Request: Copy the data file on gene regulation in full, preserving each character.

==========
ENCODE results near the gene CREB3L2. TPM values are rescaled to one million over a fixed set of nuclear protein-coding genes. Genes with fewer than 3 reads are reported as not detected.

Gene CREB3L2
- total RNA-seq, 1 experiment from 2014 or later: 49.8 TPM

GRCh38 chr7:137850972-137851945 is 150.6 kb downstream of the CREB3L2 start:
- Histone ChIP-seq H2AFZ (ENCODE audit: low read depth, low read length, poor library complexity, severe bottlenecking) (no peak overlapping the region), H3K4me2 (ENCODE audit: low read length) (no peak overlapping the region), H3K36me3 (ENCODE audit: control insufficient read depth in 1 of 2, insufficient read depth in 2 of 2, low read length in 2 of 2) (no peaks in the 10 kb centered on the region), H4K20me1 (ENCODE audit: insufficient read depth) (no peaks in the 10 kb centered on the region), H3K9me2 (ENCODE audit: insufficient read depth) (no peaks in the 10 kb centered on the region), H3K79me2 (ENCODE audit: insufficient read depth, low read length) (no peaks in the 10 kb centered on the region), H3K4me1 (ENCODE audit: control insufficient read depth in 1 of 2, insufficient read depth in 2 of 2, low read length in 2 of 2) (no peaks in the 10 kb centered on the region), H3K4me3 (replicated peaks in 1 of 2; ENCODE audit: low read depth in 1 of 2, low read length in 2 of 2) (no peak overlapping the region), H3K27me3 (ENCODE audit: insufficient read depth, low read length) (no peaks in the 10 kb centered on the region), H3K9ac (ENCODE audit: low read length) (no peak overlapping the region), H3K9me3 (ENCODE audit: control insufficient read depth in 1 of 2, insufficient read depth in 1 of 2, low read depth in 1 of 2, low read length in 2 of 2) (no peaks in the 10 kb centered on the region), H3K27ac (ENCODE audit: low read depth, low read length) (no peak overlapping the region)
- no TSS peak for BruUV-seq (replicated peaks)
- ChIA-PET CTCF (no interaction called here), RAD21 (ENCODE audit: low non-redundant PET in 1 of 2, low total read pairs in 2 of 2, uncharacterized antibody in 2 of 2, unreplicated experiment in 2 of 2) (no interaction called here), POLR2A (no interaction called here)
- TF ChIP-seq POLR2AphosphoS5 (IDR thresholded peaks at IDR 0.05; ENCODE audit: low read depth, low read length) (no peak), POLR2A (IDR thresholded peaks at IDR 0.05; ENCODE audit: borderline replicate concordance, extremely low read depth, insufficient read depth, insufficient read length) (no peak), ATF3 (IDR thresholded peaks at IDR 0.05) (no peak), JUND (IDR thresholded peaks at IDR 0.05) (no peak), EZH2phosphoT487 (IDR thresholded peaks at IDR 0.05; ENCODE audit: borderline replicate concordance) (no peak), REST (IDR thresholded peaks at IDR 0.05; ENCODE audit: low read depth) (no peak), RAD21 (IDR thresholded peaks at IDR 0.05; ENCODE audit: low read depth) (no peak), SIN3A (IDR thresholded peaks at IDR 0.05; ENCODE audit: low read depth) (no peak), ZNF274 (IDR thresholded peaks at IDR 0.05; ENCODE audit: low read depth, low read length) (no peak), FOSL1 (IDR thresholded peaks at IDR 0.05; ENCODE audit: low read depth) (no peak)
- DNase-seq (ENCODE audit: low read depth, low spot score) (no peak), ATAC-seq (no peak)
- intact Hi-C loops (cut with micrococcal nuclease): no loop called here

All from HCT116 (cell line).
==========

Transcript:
ENCODE results near the gene CREB3L2. TPM values are rescaled to one million over a fixed set of nuclear protein-coding genes. Genes with fewer than 3 reads are reported as not detected.

Gene CREB3L2
- total RNA-seq, 1 experiment from 2014 or later: 49.8 TPM

GRCh38 chr7:137850972-137851945 is 150.6 kb downstream of the CREB3L2 start:
- Histone ChIP-seq H2AFZ (ENCODE audit: low read depth, low read length, poor library complexity, severe bottlenecking) (no peak overlapping the region), H3K4me2 (ENCODE audit: low read length) (no peak overlapping the region), H3K36me3 (ENCODE audit: control insufficient read depth in 1 of 2, insufficient read depth in 2 of 2, low read length in 2 of 2) (no peaks in the 10 kb centered on the region), H4K20me1 (ENCODE audit: insufficient read depth) (no peaks in the 10 kb centered on the region), H3K9me2 (ENCODE audit: insufficient read depth) (no peaks in the 10 kb centered on the region), H3K79me2 (ENCODE audit: insufficient read depth, low read length) (no peaks in the 10 kb centered on the region), H3K4me1 (ENCODE audit: control insufficient read depth in 1 of 2, insufficient read depth in 2 of 2, low read length in 2 of 2) (no peaks in the 10 kb centered on the region), H3K4me3 (replicated peaks in 1 of 2; ENCODE audit: low read depth in 1 of 2, low read length in 2 of 2) (no peak overlapping the region), H3K27me3 (ENCODE audit: insufficient read depth, low read length) (no peaks in the 10 kb centered on the region), H3K9ac (ENCODE audit: low read length) (no peak overlapping the region), H3K9me3 (ENCODE audit: control insufficient read depth in 1 of 2, insufficient read depth in 1 of 2, low read depth in 1 of 2, low read length in 2 of 2) (no peaks in the 10 kb centered on the region), H3K27ac (ENCODE audit: low read depth, low read length) (no peak overlapping the region)
- no TSS peak for BruUV-seq (replicated peaks)
- ChIA-PET CTCF (no interaction called here), RAD21 (ENCODE audit: low non-redundant PET in 1 of 2, low total read pairs in 2 of 2, uncharacterized antibody in 2 of 2, unreplicated experiment in 2 of 2) (no interaction called here), POLR2A (no interaction called here)
- TF ChIP-seq POLR2AphosphoS5 (IDR thresholded peaks at IDR 0.05; ENCODE audit: low read depth, low read length) (no peak), POLR2A (IDR thresholded peaks at IDR 0.05; ENCODE audit: borderline replicate concordance, extremely low read depth, insufficient read depth, insufficient read length) (no peak), ATF3 (IDR thresholded peaks at IDR 0.05) (no peak), JUND (IDR thresholded peaks at IDR 0.05) (no peak), EZH2phosphoT487 (IDR thresholded peaks at IDR 0.05; ENCODE audit: borderline replicate concordance) (no peak), REST (IDR thresholded peaks at IDR 0.05; ENCODE audit: low read depth) (no peak), RAD21 (IDR thresholded peaks at IDR 0.05; ENCODE audit: low read depth) (no peak), SIN3A (IDR thresholded peaks at IDR 0.05; ENCODE audit: low read depth) (no peak), ZNF274 (IDR thresholded peaks at IDR 0.05; ENCODE audit: low read depth, low read length) (no peak), FOSL1 (IDR thresholded peaks at IDR 0.05; ENCODE audit: low read depth) (no peak)
- DNase-seq (ENCODE audit: low read depth, low spot score) (no peak), ATAC-seq (no peak)
- intact Hi-C loops (cut with micrococcal nuclease): no loop called here

All from HCT116 (cell line).